I went with my friends to see this the other day – we picked whatever film was on soonest at the cinema. The Way Back was on…and we went in. I had no idea what the film was about only that I'd heard that "People walk out of Russia".
This film really had you captivated for the entire journey – and you really connect with the characters within it, so much so you experience their emotions with them – you laugh with them, you are on the verge of tears at moments, and you feel their determination.
The acting was great – there were some familiar faces in the likes of Jim Sturgess (21) and Ed Harris (everything else)…and they do very well in their roles. Colin Farrell finds himself taking a respectable role in a respectable film – and does a very good job at it – and even manages to work a Russian accent, which he pulls off – and he pulls it off well. Surprisingly well, actually! Saoirse Ronan, at 15/16, is incredible in this. Given her youth, she manages to draw in the audience with her character's history and gravitas. The other actors within this, despite them being relatively unknown on the Hollywood stage, join the cast well, and the chemistry is there to make the journey and the true stamina of the group believable.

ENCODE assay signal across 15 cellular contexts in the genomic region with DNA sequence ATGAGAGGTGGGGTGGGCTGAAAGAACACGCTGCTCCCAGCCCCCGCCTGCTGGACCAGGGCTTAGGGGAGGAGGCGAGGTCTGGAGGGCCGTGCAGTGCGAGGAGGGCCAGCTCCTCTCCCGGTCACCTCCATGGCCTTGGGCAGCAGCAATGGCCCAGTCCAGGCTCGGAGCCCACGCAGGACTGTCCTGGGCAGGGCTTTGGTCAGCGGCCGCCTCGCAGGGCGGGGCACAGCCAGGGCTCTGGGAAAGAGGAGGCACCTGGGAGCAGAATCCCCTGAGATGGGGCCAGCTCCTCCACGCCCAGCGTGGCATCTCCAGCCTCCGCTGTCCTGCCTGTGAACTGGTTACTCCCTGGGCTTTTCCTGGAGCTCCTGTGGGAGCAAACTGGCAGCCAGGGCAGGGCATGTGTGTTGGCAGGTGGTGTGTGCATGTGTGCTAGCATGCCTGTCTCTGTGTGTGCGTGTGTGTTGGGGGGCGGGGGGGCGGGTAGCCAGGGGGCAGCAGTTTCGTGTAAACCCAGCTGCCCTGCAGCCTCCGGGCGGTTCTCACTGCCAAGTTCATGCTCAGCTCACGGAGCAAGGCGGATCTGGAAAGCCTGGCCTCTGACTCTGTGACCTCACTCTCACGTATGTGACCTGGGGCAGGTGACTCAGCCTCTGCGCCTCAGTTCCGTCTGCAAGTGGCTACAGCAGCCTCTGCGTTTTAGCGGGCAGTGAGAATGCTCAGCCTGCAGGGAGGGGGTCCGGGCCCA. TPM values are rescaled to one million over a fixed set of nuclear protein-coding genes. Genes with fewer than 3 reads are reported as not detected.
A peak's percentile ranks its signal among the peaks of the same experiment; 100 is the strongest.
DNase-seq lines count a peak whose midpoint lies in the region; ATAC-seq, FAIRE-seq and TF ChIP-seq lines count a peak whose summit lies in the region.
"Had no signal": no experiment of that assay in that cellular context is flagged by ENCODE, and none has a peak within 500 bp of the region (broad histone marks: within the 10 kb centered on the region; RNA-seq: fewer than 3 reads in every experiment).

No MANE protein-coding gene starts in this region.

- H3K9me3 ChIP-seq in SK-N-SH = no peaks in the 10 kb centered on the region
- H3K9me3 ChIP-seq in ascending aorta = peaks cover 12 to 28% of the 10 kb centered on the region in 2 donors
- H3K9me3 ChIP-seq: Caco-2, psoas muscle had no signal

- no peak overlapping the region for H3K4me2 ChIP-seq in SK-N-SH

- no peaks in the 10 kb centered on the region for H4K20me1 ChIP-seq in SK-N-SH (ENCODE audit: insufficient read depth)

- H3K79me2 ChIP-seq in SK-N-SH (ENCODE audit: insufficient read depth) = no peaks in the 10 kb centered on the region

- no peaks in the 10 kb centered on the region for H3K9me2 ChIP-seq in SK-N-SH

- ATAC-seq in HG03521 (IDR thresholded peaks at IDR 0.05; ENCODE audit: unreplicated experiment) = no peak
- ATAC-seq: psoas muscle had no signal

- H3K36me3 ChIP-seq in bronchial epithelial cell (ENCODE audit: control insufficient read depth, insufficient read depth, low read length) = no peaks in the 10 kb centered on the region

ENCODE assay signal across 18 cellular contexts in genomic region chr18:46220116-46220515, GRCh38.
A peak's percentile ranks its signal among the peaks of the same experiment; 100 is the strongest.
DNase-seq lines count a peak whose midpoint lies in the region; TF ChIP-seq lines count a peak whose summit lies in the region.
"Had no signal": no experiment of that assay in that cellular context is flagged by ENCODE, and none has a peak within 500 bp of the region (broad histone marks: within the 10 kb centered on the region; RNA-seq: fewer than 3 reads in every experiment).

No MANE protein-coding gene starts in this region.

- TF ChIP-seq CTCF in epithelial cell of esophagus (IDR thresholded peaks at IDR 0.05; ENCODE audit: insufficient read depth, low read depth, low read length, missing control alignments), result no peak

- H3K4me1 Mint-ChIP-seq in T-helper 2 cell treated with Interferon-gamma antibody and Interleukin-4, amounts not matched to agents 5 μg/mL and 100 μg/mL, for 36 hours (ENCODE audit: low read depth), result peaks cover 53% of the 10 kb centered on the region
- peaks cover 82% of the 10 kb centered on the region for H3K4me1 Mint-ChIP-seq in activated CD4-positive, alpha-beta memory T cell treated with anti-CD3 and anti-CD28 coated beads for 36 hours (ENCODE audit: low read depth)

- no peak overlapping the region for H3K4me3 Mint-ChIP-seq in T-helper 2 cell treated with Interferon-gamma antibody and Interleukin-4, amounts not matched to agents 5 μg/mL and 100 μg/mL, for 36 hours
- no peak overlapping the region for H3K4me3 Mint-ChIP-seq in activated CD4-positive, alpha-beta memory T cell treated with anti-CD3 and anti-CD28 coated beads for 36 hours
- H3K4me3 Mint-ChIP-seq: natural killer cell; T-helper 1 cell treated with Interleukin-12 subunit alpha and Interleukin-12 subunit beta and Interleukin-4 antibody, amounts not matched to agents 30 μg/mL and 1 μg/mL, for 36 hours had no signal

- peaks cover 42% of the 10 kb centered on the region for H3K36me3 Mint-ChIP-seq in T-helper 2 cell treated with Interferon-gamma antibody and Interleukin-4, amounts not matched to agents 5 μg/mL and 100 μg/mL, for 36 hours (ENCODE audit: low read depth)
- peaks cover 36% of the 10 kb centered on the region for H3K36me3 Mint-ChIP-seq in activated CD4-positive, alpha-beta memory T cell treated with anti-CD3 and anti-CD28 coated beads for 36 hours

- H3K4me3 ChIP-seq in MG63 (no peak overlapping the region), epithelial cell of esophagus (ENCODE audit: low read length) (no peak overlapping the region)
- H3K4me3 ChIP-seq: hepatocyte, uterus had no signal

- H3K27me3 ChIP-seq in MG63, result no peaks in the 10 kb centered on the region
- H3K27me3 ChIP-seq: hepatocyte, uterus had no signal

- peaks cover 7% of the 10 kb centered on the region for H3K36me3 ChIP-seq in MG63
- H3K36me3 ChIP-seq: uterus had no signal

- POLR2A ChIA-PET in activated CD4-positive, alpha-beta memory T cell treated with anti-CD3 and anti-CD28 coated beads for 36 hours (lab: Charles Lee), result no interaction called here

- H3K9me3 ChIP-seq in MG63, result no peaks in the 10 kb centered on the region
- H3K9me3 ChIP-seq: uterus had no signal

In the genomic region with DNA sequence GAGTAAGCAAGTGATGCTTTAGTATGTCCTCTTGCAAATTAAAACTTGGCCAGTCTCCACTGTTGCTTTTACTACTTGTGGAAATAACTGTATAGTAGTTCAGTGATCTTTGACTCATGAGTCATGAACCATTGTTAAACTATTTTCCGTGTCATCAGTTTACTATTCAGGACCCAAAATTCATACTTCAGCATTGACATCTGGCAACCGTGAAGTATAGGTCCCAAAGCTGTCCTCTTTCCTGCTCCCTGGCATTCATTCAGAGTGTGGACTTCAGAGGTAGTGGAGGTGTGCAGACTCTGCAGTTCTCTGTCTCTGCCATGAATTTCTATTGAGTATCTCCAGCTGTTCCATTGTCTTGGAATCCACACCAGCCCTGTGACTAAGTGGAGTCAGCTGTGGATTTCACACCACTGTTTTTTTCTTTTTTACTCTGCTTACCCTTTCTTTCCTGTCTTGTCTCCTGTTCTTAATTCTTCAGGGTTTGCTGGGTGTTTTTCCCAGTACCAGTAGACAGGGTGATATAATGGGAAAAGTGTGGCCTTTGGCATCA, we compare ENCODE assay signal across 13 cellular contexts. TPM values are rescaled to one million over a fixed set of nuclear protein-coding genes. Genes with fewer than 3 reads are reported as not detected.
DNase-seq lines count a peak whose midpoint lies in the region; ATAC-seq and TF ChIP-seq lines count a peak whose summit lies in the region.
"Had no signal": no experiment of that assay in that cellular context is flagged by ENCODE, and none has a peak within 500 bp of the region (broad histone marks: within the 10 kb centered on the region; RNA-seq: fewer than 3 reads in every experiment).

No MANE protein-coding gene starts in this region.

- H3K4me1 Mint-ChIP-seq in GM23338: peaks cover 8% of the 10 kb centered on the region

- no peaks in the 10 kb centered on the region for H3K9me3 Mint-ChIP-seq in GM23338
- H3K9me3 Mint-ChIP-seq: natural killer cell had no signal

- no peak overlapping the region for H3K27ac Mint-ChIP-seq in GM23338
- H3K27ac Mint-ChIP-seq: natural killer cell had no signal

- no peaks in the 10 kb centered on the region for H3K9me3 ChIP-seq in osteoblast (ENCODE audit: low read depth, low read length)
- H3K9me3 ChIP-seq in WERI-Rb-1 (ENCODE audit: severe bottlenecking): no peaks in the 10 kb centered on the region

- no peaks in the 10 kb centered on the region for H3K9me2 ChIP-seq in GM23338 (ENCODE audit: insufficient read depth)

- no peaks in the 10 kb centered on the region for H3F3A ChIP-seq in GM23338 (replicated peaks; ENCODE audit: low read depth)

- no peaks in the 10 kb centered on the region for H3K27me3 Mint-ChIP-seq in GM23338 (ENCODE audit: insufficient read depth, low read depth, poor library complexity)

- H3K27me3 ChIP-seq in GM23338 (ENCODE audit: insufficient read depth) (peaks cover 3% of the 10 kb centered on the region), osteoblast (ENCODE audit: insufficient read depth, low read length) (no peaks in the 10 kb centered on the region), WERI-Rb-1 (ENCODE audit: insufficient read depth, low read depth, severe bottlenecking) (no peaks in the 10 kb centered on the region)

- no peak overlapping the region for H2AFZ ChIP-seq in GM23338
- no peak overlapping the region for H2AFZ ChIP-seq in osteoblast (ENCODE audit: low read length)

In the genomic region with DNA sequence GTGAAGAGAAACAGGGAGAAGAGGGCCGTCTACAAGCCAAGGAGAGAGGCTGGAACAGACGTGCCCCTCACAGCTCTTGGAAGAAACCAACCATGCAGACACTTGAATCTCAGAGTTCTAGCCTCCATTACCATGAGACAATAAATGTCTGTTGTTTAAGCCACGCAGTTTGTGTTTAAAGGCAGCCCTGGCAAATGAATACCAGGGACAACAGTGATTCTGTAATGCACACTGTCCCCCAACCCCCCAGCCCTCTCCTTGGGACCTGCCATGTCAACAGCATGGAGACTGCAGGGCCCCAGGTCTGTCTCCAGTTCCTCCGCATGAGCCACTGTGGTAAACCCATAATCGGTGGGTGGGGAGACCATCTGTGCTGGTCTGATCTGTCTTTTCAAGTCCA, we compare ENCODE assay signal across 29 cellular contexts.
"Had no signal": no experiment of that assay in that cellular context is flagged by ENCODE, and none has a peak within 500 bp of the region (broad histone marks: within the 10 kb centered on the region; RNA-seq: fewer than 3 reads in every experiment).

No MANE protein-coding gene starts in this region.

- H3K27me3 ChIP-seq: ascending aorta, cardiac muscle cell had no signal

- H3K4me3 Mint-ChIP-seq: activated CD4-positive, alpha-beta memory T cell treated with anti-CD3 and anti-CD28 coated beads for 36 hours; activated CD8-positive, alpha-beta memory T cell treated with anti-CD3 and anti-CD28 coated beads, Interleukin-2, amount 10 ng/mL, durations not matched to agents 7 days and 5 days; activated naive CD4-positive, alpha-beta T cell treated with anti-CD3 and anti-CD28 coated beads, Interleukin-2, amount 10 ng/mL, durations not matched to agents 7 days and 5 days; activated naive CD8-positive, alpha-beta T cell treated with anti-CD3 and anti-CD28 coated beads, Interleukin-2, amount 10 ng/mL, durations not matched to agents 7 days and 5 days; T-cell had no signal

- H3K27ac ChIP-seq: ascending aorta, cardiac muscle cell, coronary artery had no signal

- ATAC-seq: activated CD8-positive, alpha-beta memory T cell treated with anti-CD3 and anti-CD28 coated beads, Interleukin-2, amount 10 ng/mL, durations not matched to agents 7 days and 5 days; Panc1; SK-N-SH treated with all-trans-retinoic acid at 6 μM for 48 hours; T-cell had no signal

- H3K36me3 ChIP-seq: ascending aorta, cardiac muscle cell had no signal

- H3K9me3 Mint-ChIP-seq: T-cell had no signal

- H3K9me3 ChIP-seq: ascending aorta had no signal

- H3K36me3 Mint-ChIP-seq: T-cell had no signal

The cinematography was immense, with shots overlooking parts of Russia, Mongolia, Tibet, and India – just helps you realise the vastness of the journey. Most of the journey is filmed looking closely at the characters, but this is what is crucial to the audience enjoying the story. You can't have 2hrs and 13 mins of beautiful scenery and see the intimate struggles with each of the characters…therefore the director does well to mix the two. The audience can see just what the struggles and difficulties are…but are treated to some amazing shots of the scenery, which make you realise how incredible this journey was. (I even got a map out later and routed the journey they took)
I should expect that this film would receive some Oscar nominations, maybe for cinematography, director, perhaps even best picture, but I would love to see Jim Sturgess having a nomination for his role.
Peter Weir's follow-up to Master & Commander (2003) is the unflinching, stark, & brilliant The Way Back, which takes on the weighty theme of man's struggle for freedom.
At the dawn of WWII, several men escape from a Russian gulag. The film details their perilous & uncertain journey to freedom, as they cross deserts, mountains, & several nations.